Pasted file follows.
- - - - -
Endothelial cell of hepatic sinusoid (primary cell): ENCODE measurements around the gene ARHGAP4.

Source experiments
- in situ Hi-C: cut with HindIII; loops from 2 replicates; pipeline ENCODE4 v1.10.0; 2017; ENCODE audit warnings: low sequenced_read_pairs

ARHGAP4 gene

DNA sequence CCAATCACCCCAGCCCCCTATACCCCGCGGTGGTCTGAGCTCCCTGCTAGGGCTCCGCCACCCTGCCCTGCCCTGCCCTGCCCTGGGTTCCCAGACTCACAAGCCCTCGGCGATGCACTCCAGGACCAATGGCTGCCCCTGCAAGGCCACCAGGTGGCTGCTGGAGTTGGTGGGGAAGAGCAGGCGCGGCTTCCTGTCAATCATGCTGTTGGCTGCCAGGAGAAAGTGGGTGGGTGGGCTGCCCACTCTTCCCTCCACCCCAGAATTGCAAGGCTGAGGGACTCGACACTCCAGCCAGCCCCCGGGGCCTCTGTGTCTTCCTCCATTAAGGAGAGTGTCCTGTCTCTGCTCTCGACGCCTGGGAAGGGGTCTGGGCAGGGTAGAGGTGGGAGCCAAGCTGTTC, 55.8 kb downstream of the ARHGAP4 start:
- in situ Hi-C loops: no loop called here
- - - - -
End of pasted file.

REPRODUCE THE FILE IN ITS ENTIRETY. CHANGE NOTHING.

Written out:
Endothelial cell of hepatic sinusoid (primary cell): ENCODE measurements around the gene ARHGAP4.

Source experiments
- in situ Hi-C: cut with HindIII; loops from 2 replicates; pipeline ENCODE4 v1.10.0; 2017; ENCODE audit warnings: low sequenced_read_pairs

ARHGAP4 gene

DNA sequence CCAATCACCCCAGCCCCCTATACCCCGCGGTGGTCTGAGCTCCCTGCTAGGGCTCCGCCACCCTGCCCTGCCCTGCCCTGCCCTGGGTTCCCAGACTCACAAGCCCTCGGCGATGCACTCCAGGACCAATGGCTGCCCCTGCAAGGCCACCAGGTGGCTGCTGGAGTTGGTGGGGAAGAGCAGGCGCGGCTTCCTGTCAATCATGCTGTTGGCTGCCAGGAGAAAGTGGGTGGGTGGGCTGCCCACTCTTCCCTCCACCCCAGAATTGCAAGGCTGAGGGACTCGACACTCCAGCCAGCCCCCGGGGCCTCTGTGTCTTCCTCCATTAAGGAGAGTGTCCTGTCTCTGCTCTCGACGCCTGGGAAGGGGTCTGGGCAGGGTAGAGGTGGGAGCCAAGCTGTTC, 55.8 kb downstream of the ARHGAP4 start:
- in situ Hi-C loops: no loop called here